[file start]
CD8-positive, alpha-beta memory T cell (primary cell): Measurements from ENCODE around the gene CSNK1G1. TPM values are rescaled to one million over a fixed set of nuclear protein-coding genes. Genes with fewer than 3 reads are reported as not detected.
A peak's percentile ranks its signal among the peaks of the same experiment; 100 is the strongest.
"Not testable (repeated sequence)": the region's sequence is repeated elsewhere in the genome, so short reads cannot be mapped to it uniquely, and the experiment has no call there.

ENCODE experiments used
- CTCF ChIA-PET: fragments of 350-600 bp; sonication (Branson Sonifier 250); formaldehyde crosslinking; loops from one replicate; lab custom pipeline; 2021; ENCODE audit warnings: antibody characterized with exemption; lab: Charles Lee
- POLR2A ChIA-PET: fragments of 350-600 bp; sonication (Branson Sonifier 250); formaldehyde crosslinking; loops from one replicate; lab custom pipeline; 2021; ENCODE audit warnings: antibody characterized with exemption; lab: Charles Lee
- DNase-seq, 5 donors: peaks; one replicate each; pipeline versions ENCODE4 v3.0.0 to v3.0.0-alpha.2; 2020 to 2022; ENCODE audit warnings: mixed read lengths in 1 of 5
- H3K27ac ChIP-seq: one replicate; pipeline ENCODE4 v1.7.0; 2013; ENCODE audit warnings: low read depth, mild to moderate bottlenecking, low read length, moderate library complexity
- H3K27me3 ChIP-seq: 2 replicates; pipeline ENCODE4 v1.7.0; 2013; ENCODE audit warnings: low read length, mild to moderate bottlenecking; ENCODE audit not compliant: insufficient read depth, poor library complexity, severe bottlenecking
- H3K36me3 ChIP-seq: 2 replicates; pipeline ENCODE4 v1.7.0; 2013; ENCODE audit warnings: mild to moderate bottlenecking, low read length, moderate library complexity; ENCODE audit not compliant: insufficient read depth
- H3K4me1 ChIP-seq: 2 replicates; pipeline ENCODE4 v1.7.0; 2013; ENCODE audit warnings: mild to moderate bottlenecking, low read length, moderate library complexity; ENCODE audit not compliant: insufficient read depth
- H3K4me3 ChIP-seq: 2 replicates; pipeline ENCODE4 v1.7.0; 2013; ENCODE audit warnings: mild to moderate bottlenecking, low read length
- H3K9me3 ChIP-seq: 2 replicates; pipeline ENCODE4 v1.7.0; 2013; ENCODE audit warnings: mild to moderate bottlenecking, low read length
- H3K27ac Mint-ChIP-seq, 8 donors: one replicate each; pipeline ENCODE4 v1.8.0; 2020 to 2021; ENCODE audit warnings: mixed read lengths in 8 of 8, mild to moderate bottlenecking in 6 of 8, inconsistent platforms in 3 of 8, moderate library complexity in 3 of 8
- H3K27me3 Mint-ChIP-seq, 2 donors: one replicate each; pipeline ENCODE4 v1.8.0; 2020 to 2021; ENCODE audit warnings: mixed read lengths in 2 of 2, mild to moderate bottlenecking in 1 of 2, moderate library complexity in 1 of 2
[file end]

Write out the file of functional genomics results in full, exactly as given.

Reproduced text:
CD8-positive, alpha-beta memory T cell (primary cell): Measurements from ENCODE around the gene CSNK1G1. TPM values are rescaled to one million over a fixed set of nuclear protein-coding genes. Genes with fewer than 3 reads are reported as not detected.
A peak's percentile ranks its signal among the peaks of the same experiment; 100 is the strongest.
"Not testable (repeated sequence)": the region's sequence is repeated elsewhere in the genome, so short reads cannot be mapped to it uniquely, and the experiment has no call there.

ENCODE experiments used
- CTCF ChIA-PET: fragments of 350-600 bp; sonication (Branson Sonifier 250); formaldehyde crosslinking; loops from one replicate; lab custom pipeline; 2021; ENCODE audit warnings: antibody characterized with exemption; lab: Charles Lee
- POLR2A ChIA-PET: fragments of 350-600 bp; sonication (Branson Sonifier 250); formaldehyde crosslinking; loops from one replicate; lab custom pipeline; 2021; ENCODE audit warnings: antibody characterized with exemption; lab: Charles Lee
- DNase-seq, 5 donors: peaks; one replicate each; pipeline versions ENCODE4 v3.0.0 to v3.0.0-alpha.2; 2020 to 2022; ENCODE audit warnings: mixed read lengths in 1 of 5
- H3K27ac ChIP-seq: one replicate; pipeline ENCODE4 v1.7.0; 2013; ENCODE audit warnings: low read depth, mild to moderate bottlenecking, low read length, moderate library complexity
- H3K27me3 ChIP-seq: 2 replicates; pipeline ENCODE4 v1.7.0; 2013; ENCODE audit warnings: low read length, mild to moderate bottlenecking; ENCODE audit not compliant: insufficient read depth, poor library complexity, severe bottlenecking
- H3K36me3 ChIP-seq: 2 replicates; pipeline ENCODE4 v1.7.0; 2013; ENCODE audit warnings: mild to moderate bottlenecking, low read length, moderate library complexity; ENCODE audit not compliant: insufficient read depth
- H3K4me1 ChIP-seq: 2 replicates; pipeline ENCODE4 v1.7.0; 2013; ENCODE audit warnings: mild to moderate bottlenecking, low read length, moderate library complexity; ENCODE audit not compliant: insufficient read depth
- H3K4me3 ChIP-seq: 2 replicates; pipeline ENCODE4 v1.7.0; 2013; ENCODE audit warnings: mild to moderate bottlenecking, low read length
- H3K9me3 ChIP-seq: 2 replicates; pipeline ENCODE4 v1.7.0; 2013; ENCODE audit warnings: mild to moderate bottlenecking, low read length
- H3K27ac Mint-ChIP-seq, 8 donors: one replicate each; pipeline ENCODE4 v1.8.0; 2020 to 2021; ENCODE audit warnings: mixed read lengths in 8 of 8, mild to moderate bottlenecking in 6 of 8, inconsistent platforms in 3 of 8, moderate library complexity in 3 of 8
- H3K27me3 Mint-ChIP-seq, 2 donors: one replicate each; pipeline ENCODE4 v1.8.0; 2020 to 2021; ENCODE audit warnings: mixed read lengths in 2 of 2, mild to moderate bottlenecking in 1 of 2, moderate library complexity in 1 of 2